Genetic Variation and Regulatory Networks: Mechanisms and Complexity
Speaker: Dana Pe'er , Biological Sciences, Columbia UniversityContact:
Date: April 18 2007
Time: 11:30AM to 1:00PM
Location: TOC lab 32-G575
Host: Bonnie Berger and Peter Clote, MIT/BC
Patrice Macaluso, 617-253-3037, firstname.lastname@example.org
Sequence polymorphisms affect gene expression by perturbing the complex network of regulatory interactions. Standard methods attempt to associate each gene expression phenotype with genetic polymorphisms. We suggest a novel computational method, called Geronemo, which aims to understand the mechanism by which genetic changes perturb gene regulation. By exploiting the modularity of biological systems, Geronemo reveals regulatory relationships that are indiscernible when genes are considered in isolation, allowing the recovery of intricate combinatorial regulation.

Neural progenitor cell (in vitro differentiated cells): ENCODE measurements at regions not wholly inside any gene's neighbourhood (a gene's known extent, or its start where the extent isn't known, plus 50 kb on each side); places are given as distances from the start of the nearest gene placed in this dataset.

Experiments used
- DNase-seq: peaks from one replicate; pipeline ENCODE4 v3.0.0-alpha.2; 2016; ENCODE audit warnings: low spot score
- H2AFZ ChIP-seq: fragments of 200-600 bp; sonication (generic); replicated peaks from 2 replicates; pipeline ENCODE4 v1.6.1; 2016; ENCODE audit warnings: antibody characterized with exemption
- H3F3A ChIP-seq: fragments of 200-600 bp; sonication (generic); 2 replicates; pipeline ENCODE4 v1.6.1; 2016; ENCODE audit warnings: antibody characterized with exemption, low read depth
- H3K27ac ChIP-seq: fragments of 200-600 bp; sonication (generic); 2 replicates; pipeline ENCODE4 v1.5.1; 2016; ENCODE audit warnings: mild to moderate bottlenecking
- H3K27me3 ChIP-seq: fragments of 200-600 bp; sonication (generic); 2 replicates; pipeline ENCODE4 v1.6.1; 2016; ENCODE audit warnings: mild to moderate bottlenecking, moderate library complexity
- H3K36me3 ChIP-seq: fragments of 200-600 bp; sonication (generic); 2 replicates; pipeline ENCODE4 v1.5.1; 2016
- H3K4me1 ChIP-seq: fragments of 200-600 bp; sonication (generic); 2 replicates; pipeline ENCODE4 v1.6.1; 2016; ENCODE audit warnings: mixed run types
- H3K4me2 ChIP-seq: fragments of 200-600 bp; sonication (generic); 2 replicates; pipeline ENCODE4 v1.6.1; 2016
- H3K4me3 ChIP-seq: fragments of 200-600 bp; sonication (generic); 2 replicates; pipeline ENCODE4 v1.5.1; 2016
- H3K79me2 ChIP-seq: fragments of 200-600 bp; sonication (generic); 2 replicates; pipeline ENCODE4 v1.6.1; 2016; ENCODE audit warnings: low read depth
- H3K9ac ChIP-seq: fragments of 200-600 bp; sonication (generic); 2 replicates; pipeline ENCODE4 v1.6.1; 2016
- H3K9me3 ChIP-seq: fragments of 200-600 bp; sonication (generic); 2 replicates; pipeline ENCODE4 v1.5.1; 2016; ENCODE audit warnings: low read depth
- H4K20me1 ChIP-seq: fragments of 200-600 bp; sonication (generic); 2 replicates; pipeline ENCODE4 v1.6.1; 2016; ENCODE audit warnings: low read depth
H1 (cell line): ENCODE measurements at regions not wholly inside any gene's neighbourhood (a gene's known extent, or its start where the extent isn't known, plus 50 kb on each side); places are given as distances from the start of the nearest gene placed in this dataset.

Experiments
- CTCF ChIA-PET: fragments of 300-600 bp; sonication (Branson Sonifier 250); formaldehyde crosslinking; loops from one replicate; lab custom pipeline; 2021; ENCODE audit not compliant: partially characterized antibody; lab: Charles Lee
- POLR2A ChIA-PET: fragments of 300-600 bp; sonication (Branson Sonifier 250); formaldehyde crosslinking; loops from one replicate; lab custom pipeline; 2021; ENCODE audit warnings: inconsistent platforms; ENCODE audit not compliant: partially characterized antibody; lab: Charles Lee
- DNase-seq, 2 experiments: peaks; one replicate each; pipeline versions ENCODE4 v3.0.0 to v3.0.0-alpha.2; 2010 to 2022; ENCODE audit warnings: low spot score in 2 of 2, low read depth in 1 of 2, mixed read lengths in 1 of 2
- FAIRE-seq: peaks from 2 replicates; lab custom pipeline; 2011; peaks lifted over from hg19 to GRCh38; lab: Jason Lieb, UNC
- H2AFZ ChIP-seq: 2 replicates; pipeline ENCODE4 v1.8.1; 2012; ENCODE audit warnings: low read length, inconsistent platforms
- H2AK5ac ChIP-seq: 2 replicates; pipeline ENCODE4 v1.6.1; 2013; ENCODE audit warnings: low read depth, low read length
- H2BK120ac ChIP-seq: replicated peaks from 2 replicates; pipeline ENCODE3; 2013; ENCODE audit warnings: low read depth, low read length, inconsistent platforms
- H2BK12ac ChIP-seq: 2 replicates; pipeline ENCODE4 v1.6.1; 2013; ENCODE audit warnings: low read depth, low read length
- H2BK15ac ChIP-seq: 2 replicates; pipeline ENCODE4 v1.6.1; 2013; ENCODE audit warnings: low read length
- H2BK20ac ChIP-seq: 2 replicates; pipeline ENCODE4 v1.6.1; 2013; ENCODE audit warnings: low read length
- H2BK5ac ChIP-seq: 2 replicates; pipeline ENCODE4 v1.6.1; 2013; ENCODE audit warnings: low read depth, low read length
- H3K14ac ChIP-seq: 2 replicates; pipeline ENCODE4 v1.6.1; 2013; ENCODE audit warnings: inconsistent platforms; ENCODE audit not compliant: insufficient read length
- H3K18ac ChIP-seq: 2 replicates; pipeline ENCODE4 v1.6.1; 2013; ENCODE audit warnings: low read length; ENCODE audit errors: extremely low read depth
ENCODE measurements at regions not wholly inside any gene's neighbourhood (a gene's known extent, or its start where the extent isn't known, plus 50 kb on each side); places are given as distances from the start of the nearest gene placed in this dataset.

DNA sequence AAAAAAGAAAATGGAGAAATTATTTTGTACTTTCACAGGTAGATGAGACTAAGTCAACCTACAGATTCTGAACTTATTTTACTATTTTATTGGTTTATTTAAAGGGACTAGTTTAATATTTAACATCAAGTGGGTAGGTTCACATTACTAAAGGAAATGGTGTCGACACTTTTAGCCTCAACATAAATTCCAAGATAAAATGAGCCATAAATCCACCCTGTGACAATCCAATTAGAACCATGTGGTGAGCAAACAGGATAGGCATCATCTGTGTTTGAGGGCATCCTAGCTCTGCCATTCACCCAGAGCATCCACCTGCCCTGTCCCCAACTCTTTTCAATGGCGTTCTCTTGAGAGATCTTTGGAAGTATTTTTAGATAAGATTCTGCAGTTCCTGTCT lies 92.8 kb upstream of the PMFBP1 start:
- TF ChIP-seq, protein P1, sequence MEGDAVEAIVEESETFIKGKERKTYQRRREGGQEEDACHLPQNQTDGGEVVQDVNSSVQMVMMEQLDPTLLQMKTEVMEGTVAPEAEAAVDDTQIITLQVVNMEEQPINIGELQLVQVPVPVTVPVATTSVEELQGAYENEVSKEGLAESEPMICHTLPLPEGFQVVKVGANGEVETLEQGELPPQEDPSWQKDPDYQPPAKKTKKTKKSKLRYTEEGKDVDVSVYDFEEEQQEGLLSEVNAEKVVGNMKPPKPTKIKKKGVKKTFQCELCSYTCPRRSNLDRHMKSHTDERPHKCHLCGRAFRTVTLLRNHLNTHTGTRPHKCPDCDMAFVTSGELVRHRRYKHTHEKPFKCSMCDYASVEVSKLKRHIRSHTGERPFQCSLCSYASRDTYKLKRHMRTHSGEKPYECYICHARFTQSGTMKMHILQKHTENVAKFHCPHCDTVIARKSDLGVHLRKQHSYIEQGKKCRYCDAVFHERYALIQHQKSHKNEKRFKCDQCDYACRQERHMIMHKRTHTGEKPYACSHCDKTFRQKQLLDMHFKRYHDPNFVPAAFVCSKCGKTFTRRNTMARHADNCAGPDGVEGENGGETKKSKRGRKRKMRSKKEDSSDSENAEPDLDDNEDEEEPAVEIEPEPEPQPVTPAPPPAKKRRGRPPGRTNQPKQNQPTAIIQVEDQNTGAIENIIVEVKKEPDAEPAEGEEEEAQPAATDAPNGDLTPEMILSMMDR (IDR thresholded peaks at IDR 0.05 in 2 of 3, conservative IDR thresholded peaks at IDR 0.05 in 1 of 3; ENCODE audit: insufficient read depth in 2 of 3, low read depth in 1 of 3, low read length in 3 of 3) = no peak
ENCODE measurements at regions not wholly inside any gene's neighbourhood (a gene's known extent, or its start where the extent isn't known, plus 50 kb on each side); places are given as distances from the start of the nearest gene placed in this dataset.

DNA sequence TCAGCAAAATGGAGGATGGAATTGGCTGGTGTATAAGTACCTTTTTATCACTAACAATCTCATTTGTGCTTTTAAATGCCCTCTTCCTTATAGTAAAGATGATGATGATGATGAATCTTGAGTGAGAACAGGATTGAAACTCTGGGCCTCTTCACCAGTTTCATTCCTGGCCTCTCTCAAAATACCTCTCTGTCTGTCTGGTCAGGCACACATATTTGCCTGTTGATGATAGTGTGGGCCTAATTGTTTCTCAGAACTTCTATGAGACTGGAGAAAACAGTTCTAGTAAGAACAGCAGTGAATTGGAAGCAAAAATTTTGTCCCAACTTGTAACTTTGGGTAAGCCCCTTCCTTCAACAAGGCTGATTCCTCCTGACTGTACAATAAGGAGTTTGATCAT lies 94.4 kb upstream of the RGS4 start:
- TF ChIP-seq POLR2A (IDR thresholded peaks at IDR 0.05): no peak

We applied Geronemo to a set of yeast recombinants generated by a cross between laboratory (BY) and wild (RM) strains of S. cerevisiae (Brem & Kruglyak, 2005), resulting in multiple novel hypotheses about genetic perturbations in the yeast regulatory network, including in transcriptional regulation, signal transduction, and chromatin modification. In this talk we will present 3 key findings:
1. A significant part of the observed expression change arises from individual genetic variation of a small number of chromatin modifying factors.
2. Our method uncovered a novel mRNA degradation mechanism that couples P-bodies and the Puf family of mRNA factors, which we validated experimentally.
3. Based on individual gene expression in rich media, we predicts sensitivity of individuals to the drug Rapamycin, which we also validated experimentally.
Joint work with Suin Lee, Aimee Dudley, George Church and Daphne Koller.
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